Performance Assessment of the Parliament 2023 - საერთაშორისო გამჭვირვალობა - საქართველო

Performance Assessment of the Parliament 2023

10 July, 2024

In 2023, the Parliament became a closed institution. It transformed into an even more inaccessible and non-transparent institution for representatives of civil society and critical media. The denial of access to enter the Parliament and attend committee sessions was made without providing specific justification, citing only the general security regulations of the Parliament.  The Parliament has ceased the release of public information that could potentially be used as grounds for criticism against MPs. 

Granting the status of candidacy of the European Union to Georgia marked a pivotal event for the country in 2023.  The role of the Parliament is crucial on the path of European integration.

In response to our request for public information, the Parliament did not provide us with the information it has routinely provided for the last 10 years:  the count of speeches delivered by MPs and details on disciplinary actions taken against them, complete information on the activities of the committees.

Key findings

Granting the status of candidacy of the European Union to Georgia marked a pivotal event for the country in 2023.  The role of the Parliament is crucial on the path of European integration.

In February 2023, members of the parliamentary majority from Georgian Dream’s offshoot “People’s Power” introduced two draft laws to the Parliament: “On the transparency of foreign influence” which was approved by the Parliament in the first reading. The discussion of the draft laws sparked considerable tension in society. The protests persisted from March 2 to March 8. . After the large-scale protest the ruling party decided to withdraw the bills. The people's resistance and their commitment to a European path played a crucial role in the country achieving candidate status for EU membership.

Further improvement of the implementation of parliamentary oversight notably of the security services is one of the steps defined by the European Commission as a condition for granting the status of a candidate country to Georgia.

Some of the nine conditions defined for Georgia continue the 12 recommendations issued by the European Commission in June 2022, while some are completely new. Georgia fully implemented three out of twelve conditions.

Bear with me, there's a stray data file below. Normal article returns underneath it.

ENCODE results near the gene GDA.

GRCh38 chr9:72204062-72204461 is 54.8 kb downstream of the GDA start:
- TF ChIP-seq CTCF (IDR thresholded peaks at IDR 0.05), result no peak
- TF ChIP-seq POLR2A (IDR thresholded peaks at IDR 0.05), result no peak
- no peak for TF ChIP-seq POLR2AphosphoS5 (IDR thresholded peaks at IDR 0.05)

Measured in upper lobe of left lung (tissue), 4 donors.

Statistical data

●    12 ministerial hours and 6 interpellations were held in 2023;

●    Accountable persons were summoned to the committee sittings 6 times (in 5 cases the initiator was the opposition, in 1 case the committee). The accountable person attended the session 5 times;

●   The deliberation period extensions were utilized in a total of 111 times for 73 legislative packages (245 bills)

●   The number of parliamentary questions decreased, 47 MPs sent a total of 2,997 questions to ministers and accountable persons, of which 77 were from the majority MPs, and 2,920 were from the opposition.[1] Opposition MP Tinatin Bokuchava sent the most questions (582 questions).

●   3 requests for the establishment of a temporary investigative commission were lodged in the parliament, all of which were initiated by the opposition. However, in none of these instances was the investigative commission formed.

The activity of Members of the Parliament

●       A total of 1,836,033.17 GEL was allocated for overseas business trips of the 98 members of Parliament.

●       The highest number of bills (105 bills) from the majority was initiated by Irma Zavradashvili, and from the opposition by Aleksandre Rakviashvili (74 bills);

●       Cezar Chocheli from the opposition missed plenary sessions the most times (23 absences) and from the majority Eliso Bolkvadze (13 absences)

●       Giorgi Godabrelidze from the opposition missed plenary sessions the most times without valid reasons (16 absences) and from the majority Mariam Lashkhi (10 absences)

[1] In 2022, 52 members of the Parliament posed 5093 questions.

Important Legislative Amendments

Among the laws regarded as progressive are the following: new legislation regarding personal data protection and an amendment to the anti-corruption law, which mandates prosecutors to disclose asset declarations. 

The following legislative changes are negatively evaluated: an initiative for a preliminary prohibition on temporary constructions during gatherings and demonstrations, modifications to broadcasting regulations concerning the management of hate speech, and amendments to accountability and oversight provisions in the Rules of Procedure.

Major challenges